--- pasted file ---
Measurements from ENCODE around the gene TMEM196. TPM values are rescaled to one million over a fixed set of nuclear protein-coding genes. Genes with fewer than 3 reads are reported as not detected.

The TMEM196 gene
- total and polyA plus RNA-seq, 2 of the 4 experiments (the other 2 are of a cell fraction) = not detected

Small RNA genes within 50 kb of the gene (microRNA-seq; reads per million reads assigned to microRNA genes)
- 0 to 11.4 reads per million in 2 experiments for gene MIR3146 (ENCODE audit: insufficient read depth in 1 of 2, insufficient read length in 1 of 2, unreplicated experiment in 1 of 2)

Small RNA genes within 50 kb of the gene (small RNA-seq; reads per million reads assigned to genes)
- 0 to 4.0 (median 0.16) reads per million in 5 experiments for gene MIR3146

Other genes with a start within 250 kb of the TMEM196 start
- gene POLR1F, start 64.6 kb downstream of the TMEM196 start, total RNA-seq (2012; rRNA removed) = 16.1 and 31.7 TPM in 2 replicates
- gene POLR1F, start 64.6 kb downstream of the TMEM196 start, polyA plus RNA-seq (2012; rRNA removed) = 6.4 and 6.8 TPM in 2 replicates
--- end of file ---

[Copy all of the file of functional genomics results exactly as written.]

Measurements from ENCODE around the gene TMEM196. TPM values are rescaled to one million over a fixed set of nuclear protein-coding genes. Genes with fewer than 3 reads are reported as not detected.

The TMEM196 gene
- total and polyA plus RNA-seq, 2 of the 4 experiments (the other 2 are of a cell fraction) = not detected

Small RNA genes within 50 kb of the gene (microRNA-seq; reads per million reads assigned to microRNA genes)
- 0 to 11.4 reads per million in 2 experiments for gene MIR3146 (ENCODE audit: insufficient read depth in 1 of 2, insufficient read length in 1 of 2, unreplicated experiment in 1 of 2)

Small RNA genes within 50 kb of the gene (small RNA-seq; reads per million reads assigned to genes)
- 0 to 4.0 (median 0.16) reads per million in 5 experiments for gene MIR3146

Other genes with a start within 250 kb of the TMEM196 start
- gene POLR1F, start 64.6 kb downstream of the TMEM196 start, total RNA-seq (2012; rRNA removed) = 16.1 and 31.7 TPM in 2 replicates
- gene POLR1F, start 64.6 kb downstream of the TMEM196 start, polyA plus RNA-seq (2012; rRNA removed) = 6.4 and 6.8 TPM in 2 replicates